You see, you can’t know what’s in the mind of a reader. That’s impossible. What I try to do is comprehend what’s in my mind as I’m writing. Harry Mathews, a brilliant American writer, says that a writer is her own first reader. So, as I’m writing, I’m also reading. I’m scrutinizing what I’m writing. I’m trying to understand what I’m writing, as I’m writing. I’m thinking about what I’m writing as I’m writing. So I’m my first reader.
You can’t know what’s in the mind of the reader, and you can’t know what’s in the mind of readers to come. It would be nice to have readers, you know? (laughs) You can’t write for readers, you can’t. Different people who write might write for a specific person, often unconsciously. For instance, I write for my father. But that’s different from writing for readers.
JC: I also noticed, quite randomly, that there’s a lot of use of “un” words – I think I underlined all of them – and some of them are “un” words that I don’t believe I’ve ever seen used before. I’m curious if that was a deliberate choice, because there’s a lot to be said about writing and how it is essentially undoing how a reader thinks in order to open their minds to read and view something in a new way.
LT: : I think my use of the “un” words is absolutely conscious and it’s because it’s different from "anti" – I see "un" as a kind of 180 degree turn, not a complete 360 degree turn, which "anti" would be. But shifting to the "un" makes you aware of what the non-"un"word means. And the undoing. One of my own favorite passages in my last novel, American Genius: A Comedy has to do with the protagonist wanting to unmake a chair and a television set. Take it apart. And in the undoing, she would see what it was. And I think that’s interesting. So often we deal with the finished product, which can feel like a word, we’re given a word to use, we learn these and we’re born through language in a way, but if you begin to undo that language, to undo the object that you’ve been looking at, then you’re forced to think about how was this thing done? How did it happen? Why does it do what it does? I can only undo in order to see that. Perhaps you have a little more flexibility in the way you use language, or the way you view objects or look at them. That’s the idea.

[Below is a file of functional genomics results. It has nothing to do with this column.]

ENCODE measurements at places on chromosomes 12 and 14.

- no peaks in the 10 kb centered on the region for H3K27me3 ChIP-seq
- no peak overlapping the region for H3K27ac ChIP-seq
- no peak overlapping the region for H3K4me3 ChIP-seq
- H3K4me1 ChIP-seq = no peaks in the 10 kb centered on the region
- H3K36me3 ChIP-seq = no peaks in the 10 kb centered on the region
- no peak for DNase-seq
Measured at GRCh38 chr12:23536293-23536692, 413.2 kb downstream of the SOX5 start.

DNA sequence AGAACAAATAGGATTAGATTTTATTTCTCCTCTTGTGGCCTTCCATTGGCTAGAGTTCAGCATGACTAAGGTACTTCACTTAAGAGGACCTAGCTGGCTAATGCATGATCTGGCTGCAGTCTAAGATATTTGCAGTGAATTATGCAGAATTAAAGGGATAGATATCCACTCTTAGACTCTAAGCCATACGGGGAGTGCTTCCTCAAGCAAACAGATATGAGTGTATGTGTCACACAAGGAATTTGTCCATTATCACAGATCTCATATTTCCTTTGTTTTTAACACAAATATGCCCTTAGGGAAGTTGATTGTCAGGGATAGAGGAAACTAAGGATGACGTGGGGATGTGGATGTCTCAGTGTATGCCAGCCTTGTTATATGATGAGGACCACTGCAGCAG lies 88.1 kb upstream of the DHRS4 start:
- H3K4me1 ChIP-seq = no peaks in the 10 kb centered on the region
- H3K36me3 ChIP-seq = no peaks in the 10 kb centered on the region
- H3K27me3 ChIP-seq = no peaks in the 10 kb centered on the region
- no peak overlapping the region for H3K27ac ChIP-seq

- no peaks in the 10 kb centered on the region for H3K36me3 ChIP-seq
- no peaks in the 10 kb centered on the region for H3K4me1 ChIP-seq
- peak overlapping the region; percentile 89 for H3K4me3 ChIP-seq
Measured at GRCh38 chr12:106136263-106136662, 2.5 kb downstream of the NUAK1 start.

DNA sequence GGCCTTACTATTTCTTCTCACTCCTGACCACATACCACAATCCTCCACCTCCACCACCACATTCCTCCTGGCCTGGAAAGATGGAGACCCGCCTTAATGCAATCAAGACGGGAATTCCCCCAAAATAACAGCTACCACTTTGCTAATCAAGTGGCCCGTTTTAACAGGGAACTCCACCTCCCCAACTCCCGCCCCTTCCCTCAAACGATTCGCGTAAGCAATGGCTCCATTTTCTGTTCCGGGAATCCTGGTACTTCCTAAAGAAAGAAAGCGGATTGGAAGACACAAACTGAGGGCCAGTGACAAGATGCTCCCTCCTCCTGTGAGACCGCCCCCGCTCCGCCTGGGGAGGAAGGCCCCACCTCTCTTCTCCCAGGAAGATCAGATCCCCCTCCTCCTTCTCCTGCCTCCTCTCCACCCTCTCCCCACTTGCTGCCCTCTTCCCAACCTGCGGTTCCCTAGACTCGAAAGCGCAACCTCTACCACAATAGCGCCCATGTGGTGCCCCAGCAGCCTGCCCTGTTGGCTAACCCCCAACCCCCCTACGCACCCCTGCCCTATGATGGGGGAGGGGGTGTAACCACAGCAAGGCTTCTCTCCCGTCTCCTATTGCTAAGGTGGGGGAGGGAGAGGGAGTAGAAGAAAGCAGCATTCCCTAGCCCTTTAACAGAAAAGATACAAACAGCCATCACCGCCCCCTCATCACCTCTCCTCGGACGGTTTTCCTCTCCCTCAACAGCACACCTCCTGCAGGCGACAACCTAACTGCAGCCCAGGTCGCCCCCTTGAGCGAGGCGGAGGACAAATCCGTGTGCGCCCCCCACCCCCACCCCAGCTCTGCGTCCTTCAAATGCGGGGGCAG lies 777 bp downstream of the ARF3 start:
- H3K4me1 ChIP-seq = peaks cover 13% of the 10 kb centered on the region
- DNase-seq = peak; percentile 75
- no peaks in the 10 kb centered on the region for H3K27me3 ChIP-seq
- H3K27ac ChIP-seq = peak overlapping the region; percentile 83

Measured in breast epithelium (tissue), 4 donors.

Lynne Tillman is a novelist, short story writer, and critic. Her novel American Genius, A Comedy was cited as one of the Best Books of the Millennium (so far) by The Millions. Her other novels include Haunted Houses, Motion Sickness, Cast In Doubt, and No Lease on Life, a finalist for the National Book Critics Circle Award in Fiction and a New York Times Notable Book of the Year (1998). Her story collection This Is Not It drew together 23 stories written in response to the work of 22 contemporary artists. Her most recent story collection is Someday This Will Be Funny. Tillman’s nonfiction books include The Velvet Years: Warhol's Factory 1965-67, based on photographs by Stephen Shore (1995), and Bookstore: The Life and times of Jeanette Watson and Books & Co. Her most recent essay collection is What Would Lynne Tillman Do? Tillman is a Guggenheim Fellowship recipient, and was a Rea Visiting Fellow at The University of Virginia; in 2014, a Kestnbaum Fellow at the University of Chicago. Tillman writes a bimonthly column for Frieze art magazine, and is a Professor/Writer in Residence at The University at Albany, and also teaches at The New School and the School of Visual Arts.
Joyce Chen is a freelance writer, thinker, doodler, and journalist based in Brooklyn. She is currently a second-year MFA candidate in Creative Nonfiction at The New School in New York City. Her writings have been published in Narratively, Hyphen magazine, People magazine, the New York Daily News, US Weekly, Los Angeles magazine, and the Los Angeles Daily News, among others. She is also an editor of The Seventh Wave, an online and print quarterly that discusses timely topics by reflecting on their timeless nature, one issue at a time.